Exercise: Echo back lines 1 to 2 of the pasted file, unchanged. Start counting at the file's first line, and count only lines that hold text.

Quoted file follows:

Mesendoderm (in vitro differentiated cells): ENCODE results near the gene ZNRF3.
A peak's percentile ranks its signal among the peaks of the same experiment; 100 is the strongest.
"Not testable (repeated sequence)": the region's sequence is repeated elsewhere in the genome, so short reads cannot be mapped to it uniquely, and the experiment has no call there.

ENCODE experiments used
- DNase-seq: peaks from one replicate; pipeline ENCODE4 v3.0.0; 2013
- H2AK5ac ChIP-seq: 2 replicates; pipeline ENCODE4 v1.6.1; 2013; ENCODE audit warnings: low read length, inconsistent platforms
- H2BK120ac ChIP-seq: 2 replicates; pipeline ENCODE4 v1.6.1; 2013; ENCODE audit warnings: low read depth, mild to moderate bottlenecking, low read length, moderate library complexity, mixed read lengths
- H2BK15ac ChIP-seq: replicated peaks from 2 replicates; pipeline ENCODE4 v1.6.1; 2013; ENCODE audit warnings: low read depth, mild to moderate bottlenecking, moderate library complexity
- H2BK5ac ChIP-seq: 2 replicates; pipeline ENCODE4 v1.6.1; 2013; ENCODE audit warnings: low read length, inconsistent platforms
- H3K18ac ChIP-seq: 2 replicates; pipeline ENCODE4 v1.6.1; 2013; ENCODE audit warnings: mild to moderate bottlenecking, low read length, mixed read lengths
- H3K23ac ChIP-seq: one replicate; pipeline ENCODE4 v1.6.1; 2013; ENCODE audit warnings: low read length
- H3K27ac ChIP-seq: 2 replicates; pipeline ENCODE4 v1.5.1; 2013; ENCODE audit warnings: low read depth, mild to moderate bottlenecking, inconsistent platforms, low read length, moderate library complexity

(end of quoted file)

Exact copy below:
Mesendoderm (in vitro differentiated cells): ENCODE results near the gene ZNRF3.
A peak's percentile ranks its signal among the peaks of the same experiment; 100 is the strongest.